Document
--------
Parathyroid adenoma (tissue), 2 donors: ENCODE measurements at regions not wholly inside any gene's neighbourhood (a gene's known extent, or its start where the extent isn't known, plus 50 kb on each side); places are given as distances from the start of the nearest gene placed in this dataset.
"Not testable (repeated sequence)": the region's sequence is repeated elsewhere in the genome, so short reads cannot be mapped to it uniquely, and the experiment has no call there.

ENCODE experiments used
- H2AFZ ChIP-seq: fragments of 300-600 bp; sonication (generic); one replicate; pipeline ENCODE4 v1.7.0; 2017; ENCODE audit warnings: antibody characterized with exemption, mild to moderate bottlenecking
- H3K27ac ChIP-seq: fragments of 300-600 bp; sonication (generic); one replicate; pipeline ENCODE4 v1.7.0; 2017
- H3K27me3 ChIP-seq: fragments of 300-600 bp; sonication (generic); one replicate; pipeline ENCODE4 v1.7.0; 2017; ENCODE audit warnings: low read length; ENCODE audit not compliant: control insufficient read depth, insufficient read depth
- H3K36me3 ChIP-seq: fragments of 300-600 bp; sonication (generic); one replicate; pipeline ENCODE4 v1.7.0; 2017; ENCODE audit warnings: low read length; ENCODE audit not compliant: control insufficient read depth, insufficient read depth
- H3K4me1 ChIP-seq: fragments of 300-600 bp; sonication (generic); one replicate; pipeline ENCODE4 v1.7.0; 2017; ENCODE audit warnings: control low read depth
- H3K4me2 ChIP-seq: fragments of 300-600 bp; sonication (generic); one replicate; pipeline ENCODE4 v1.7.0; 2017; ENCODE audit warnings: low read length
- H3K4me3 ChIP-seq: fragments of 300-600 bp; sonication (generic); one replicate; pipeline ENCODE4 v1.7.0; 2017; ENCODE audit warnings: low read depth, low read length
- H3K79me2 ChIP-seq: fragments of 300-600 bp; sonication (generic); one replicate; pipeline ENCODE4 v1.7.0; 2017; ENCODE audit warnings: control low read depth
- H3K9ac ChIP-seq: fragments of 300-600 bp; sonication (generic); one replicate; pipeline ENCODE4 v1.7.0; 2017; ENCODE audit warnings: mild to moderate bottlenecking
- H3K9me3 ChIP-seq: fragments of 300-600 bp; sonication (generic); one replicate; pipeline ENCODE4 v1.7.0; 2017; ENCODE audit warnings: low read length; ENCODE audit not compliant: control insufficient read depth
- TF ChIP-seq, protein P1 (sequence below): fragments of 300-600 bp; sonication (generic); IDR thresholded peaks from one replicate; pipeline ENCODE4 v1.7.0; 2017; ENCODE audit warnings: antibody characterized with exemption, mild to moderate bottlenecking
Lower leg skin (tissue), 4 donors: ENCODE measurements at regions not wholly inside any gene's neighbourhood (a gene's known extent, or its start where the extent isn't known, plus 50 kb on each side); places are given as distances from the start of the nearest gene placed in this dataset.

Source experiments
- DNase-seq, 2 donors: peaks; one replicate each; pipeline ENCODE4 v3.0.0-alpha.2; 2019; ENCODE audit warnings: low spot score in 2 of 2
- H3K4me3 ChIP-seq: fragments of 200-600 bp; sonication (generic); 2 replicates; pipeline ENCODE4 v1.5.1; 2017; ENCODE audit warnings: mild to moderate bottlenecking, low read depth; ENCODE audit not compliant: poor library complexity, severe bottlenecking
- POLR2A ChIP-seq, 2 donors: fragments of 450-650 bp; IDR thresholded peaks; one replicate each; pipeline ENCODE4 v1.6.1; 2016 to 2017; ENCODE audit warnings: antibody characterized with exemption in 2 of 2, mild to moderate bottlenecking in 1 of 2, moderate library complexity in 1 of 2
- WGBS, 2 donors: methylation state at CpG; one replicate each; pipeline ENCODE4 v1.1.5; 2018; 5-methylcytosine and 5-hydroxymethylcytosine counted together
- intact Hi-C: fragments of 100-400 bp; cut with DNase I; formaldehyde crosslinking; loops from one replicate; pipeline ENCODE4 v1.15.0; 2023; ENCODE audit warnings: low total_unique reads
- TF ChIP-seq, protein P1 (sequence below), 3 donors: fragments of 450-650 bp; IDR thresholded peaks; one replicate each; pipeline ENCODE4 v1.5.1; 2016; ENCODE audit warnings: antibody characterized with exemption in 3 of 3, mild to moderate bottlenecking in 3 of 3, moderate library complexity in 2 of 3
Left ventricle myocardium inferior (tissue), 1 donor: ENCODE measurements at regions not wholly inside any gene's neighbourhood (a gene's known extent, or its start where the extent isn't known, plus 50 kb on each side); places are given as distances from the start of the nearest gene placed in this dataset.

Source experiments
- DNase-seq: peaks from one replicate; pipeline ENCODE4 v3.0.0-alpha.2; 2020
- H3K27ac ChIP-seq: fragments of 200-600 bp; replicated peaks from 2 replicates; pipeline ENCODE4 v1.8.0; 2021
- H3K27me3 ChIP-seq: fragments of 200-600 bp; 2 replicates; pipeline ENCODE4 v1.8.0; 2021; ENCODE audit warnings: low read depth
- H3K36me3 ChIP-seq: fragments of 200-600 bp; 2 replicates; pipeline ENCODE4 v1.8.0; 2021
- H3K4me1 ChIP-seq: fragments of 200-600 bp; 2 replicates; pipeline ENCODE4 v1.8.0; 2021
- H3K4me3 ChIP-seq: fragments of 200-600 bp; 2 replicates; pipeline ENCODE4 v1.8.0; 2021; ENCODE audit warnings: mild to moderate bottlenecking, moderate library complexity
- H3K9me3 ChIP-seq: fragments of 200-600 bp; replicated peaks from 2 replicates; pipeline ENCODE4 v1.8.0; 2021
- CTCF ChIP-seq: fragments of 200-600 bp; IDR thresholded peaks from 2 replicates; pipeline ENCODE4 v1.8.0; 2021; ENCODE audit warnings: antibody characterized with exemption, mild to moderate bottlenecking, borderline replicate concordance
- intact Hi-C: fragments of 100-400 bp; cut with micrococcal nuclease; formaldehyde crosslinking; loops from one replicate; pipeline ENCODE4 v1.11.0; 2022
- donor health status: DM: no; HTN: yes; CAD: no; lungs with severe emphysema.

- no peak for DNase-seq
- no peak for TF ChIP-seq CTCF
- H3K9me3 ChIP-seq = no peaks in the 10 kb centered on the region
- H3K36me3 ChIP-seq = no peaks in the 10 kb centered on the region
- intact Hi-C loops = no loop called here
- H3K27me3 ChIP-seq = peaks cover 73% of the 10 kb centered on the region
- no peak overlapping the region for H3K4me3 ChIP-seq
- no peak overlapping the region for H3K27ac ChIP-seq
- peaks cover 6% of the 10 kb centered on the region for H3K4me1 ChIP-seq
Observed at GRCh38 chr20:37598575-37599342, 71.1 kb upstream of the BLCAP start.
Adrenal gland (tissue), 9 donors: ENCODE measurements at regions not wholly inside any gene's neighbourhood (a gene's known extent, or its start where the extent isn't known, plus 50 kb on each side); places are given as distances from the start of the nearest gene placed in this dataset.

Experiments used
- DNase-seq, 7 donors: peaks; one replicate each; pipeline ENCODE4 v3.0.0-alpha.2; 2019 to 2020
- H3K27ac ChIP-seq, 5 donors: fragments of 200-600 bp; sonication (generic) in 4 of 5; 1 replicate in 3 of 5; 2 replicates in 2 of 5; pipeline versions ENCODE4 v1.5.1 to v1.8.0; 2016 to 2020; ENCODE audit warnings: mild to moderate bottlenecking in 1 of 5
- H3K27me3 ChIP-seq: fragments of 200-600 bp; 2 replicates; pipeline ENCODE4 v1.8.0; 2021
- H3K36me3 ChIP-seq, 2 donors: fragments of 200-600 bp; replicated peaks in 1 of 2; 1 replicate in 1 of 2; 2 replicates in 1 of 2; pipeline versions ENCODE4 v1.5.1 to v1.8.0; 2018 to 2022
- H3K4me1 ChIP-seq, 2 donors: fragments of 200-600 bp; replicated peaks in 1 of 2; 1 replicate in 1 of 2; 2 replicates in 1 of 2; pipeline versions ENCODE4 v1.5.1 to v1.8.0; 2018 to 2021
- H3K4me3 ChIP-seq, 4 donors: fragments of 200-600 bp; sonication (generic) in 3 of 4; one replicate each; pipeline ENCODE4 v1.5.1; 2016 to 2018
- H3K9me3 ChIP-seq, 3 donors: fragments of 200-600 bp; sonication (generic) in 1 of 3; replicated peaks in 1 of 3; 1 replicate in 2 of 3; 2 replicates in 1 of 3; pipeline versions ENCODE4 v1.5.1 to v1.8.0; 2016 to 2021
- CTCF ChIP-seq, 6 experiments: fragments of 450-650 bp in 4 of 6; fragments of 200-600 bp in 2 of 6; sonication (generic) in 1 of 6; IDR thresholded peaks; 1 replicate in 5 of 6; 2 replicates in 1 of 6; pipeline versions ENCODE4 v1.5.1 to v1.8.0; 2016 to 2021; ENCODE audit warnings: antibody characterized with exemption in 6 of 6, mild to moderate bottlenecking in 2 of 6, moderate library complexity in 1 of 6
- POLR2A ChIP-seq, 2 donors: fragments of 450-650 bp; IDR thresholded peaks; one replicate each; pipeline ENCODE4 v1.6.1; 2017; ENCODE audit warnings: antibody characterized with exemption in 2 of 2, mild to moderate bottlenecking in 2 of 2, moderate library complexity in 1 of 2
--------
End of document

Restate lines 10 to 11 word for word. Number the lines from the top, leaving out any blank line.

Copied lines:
- H3K4me3 ChIP-seq: fragments of 300-600 bp; sonication (generic); one replicate; pipeline ENCODE4 v1.7.0; 2017; ENCODE audit warnings: low read depth, low read length
- H3K79me2 ChIP-seq: fragments of 300-600 bp; sonication (generic); one replicate; pipeline ENCODE4 v1.7.0; 2017; ENCODE audit warnings: control low read depth